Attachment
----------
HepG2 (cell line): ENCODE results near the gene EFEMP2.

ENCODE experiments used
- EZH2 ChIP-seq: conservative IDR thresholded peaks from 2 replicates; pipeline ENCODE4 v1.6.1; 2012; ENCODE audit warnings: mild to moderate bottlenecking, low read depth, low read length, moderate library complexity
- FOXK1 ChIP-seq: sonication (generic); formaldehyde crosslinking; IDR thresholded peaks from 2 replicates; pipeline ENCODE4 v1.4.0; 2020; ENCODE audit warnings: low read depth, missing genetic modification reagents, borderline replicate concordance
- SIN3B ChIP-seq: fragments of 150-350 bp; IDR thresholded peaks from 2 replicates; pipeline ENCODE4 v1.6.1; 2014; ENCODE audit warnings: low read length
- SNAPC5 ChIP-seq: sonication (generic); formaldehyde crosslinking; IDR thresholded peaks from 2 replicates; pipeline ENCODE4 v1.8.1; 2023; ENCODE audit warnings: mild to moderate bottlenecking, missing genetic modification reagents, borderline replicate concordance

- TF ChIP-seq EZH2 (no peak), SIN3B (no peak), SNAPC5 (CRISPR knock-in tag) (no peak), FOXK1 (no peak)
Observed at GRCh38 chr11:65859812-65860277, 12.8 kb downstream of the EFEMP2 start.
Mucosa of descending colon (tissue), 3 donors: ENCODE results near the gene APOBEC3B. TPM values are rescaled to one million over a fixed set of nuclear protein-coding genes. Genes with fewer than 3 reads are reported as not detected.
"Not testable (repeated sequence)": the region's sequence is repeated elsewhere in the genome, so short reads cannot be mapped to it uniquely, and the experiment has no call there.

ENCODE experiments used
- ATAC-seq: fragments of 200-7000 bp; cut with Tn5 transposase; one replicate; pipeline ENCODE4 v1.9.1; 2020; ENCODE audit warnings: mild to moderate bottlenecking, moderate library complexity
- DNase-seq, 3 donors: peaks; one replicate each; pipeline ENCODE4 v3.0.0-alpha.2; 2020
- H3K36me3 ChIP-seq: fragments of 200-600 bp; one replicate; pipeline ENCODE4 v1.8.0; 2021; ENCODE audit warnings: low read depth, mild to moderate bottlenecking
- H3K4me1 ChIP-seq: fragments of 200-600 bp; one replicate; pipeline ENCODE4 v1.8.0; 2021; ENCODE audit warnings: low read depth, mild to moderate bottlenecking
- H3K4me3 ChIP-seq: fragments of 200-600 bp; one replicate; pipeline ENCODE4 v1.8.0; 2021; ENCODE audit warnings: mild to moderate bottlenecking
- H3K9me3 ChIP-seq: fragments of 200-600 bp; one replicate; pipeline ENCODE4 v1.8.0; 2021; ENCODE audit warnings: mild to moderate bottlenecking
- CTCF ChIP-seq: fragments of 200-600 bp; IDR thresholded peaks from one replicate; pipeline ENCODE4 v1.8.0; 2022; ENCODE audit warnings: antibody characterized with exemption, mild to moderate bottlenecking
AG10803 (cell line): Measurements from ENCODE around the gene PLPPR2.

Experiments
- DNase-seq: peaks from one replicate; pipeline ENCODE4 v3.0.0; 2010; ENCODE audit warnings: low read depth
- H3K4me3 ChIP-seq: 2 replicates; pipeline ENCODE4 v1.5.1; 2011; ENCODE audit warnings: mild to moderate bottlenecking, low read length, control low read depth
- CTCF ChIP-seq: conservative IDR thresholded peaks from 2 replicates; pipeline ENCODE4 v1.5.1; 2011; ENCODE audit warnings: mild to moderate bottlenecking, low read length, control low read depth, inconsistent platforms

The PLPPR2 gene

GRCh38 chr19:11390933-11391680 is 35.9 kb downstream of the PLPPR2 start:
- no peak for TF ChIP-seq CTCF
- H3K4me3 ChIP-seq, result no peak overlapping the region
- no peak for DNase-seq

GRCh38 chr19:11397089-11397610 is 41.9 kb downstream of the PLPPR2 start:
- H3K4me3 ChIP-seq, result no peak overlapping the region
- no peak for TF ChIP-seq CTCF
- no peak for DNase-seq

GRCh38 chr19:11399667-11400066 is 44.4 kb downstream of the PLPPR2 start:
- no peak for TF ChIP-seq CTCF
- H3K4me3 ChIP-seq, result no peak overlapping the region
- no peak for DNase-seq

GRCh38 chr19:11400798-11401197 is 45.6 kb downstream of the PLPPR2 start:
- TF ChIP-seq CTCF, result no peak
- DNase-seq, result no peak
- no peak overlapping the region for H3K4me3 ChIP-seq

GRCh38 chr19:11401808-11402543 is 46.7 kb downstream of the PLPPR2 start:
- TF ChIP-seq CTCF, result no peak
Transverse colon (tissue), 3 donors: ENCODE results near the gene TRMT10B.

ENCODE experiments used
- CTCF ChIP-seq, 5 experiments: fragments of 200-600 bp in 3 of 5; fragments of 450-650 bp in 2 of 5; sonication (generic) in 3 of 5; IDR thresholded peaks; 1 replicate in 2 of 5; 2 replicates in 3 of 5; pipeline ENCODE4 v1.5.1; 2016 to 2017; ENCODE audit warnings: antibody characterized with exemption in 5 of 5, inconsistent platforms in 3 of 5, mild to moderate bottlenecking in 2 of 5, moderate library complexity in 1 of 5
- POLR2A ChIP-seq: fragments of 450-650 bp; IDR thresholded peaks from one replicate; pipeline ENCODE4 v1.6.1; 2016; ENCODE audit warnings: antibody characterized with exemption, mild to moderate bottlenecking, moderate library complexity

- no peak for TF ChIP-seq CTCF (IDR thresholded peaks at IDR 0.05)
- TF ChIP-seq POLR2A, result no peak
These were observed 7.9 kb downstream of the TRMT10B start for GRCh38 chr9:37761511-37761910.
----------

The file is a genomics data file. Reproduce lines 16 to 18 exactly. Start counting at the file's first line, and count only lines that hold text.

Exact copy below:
- H3K4me3 ChIP-seq: fragments of 200-600 bp; one replicate; pipeline ENCODE4 v1.8.0; 2021; ENCODE audit warnings: mild to moderate bottlenecking
- H3K9me3 ChIP-seq: fragments of 200-600 bp; one replicate; pipeline ENCODE4 v1.8.0; 2021; ENCODE audit warnings: mild to moderate bottlenecking
- CTCF ChIP-seq: fragments of 200-600 bp; IDR thresholded peaks from one replicate; pipeline ENCODE4 v1.8.0; 2022; ENCODE audit warnings: antibody characterized with exemption, mild to moderate bottlenecking